Marital Fighting Style: University Of Michigan Study Predicts Divorce Based On How Couples Argue

Do You Fight With Your Spouse? Read This

Want to save your marriage? Pay attention to how you fight.

According to a new study, the style that couples use to fight can predict how likely divorce is for those couples.

The researchers who headed up a recent University of Michigan study found that three styles of fighting characterized conflict--destructive, constructive, and withdrawal. Though destructive fighting (yelling and screaming) most often led to divorce, researchers also found that couples where one partner fought constructively (that is, tried to solve the problem calmly) and the other partner withdrew emotionally, or left the fight, also faced potential problems in their relationship.

This was the longest and largest research study to date that concentrated on marital conflict--it spanned 16 years and studied 373 couples. Though 46 percent of couples had divorced by the final year of the study, those that remained together were likelier to be engaged in conflicts in which both partners used constructive behaviors. Kira Birditt, one of the study's co-authors, helped us make sense of this data:

You had two goals with this study. Can you outline what those were?

We were interested in whether the conflict styles couples use in the first year predict if they stay married, and if couples stay consistent in their conflict strategies over time.

You refer to three styles of fighting, or "conflict patterns"--"destructive," "constructive," and "withdrawal." Can you describe them?

Destructive strategies are like yelling and screaming, constructive are calmly discussing the situation, trying to find solutions, and we looked at two avoidant strategies -- one was keeping quiet, the other was leaving the situation.

How did you measure this? Did you put couples in a room and wait until they fought? Or bring up something they typically tend to fight about and watch them go at it?

They were asked to report a recent conflict and then to describe the conflict. They had a questionnaire asking how often they used a series of strategies.

What were your major findings? Which were the most surprising?

Strategies couples uses in the first year do predict how long they stayed married. Destructive patterns are bad for your marriage. We saw interactions between strategies. We thought constructive must be good for marriage, but we found that constructive strategies mixed with another spouse leaving the room, were actually more likely to lead to divorce. It's important both partners use constructive patterns. People do change over time, but the changes were more visible in women.

Why might a constructive fighting style mixed with a withdrawal style be bad for a marriage?

It might just mean that your spouse is showing a lack of commitment to the relationship--one spouse wants to fix things and the other one is leaving.

You found that overall, men used less destructive fighting methods and more constructive methods than women. This seems counter-intuitive, since we typically think of women as being better communicators than men. Did this finding surprise you?

It's not surprising in the marital literature -- women tend to use more destructive styles in other studies too. I think of women having less power and being less aggressive but that's not the case here.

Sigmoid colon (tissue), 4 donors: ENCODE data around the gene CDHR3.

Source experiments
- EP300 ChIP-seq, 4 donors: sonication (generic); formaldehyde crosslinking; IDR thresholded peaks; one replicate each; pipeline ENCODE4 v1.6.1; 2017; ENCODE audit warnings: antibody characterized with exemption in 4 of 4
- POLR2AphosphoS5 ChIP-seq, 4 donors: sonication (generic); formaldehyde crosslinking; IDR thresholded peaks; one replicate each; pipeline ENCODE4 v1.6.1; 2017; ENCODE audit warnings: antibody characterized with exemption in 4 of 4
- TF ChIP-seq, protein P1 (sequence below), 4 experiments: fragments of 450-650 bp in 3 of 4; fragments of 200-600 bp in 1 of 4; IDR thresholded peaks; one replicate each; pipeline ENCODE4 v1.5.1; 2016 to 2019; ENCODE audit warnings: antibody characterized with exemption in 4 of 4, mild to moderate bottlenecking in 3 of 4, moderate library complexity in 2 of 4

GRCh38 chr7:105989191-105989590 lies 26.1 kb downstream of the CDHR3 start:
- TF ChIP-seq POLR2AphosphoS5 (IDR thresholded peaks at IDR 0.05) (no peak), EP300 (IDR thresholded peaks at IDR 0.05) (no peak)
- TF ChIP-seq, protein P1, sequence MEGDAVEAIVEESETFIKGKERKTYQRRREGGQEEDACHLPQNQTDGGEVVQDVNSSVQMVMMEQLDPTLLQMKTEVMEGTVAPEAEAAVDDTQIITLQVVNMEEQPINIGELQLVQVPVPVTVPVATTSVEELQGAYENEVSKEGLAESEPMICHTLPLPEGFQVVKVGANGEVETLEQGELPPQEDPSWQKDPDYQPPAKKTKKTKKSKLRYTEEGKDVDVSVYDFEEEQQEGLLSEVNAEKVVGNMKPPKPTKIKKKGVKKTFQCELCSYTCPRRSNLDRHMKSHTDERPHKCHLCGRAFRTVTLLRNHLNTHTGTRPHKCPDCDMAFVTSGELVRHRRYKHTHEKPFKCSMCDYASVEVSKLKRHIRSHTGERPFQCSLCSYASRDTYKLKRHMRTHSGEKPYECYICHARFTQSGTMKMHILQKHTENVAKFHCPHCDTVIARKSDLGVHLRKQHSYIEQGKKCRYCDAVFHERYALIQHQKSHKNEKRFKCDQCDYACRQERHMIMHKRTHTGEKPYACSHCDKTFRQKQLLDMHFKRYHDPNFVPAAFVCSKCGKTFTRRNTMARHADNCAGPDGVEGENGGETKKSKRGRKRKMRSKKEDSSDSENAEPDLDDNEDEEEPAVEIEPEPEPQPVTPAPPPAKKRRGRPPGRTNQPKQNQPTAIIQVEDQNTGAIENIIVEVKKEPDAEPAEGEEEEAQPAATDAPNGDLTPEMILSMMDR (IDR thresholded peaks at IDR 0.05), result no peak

You also found that, over time, women's use of destructive methods of fighting, such as withdrawal, lessened while the men's use of destructive behavior remained the same. Why do you think that is?

Women are less satisfied with the relationship and tend to have more complaints as they do more around the house or have more they would like to change, whereas men would like to keep the status quo -- so if they have a really traditional relationship, women might have more to complain about in the beginning of the marriage and it's solved over time. Also, destructive couples are more likely to divorce.

Black couples reported more withdrawal than white couples. Why do you think this is?

We're not sure -- one idea is that black couples are more likely to divorce and are more worried about conflict, but I really don't know.

You found that the majority of fighting styles had similar effects on divorce for blacks and whites. Were you surprised by this?

I thought we'd find some different things because black and white marriages were so different in all these other ways, in terms of socio-economics -- I thought it'd translate to larger differences in emotional things, but it didn't.

You found that individual behaviors and patterns of behaviors between partners in the first year of marriage predicted higher divorce rates 16 years later. That's a pretty scary finding, but does it also that mean couples can possibly prevent their own divorces down the road if they identify these patterns in the first year of marriage and deal with them?

I would hope so. I would hope that we could use this literature to help people. But who knows? It'd be interesting to study that.

What can couples take away from this study?

I think it's important to try to work together to constructively solve problems. The closer you are, the more problems you have but you have to be really careful about how you deal with it when you have them. You should think before you react and try to say things calmly when you're upset and it's better to talk about problems than to avoid them or to scream or yell.

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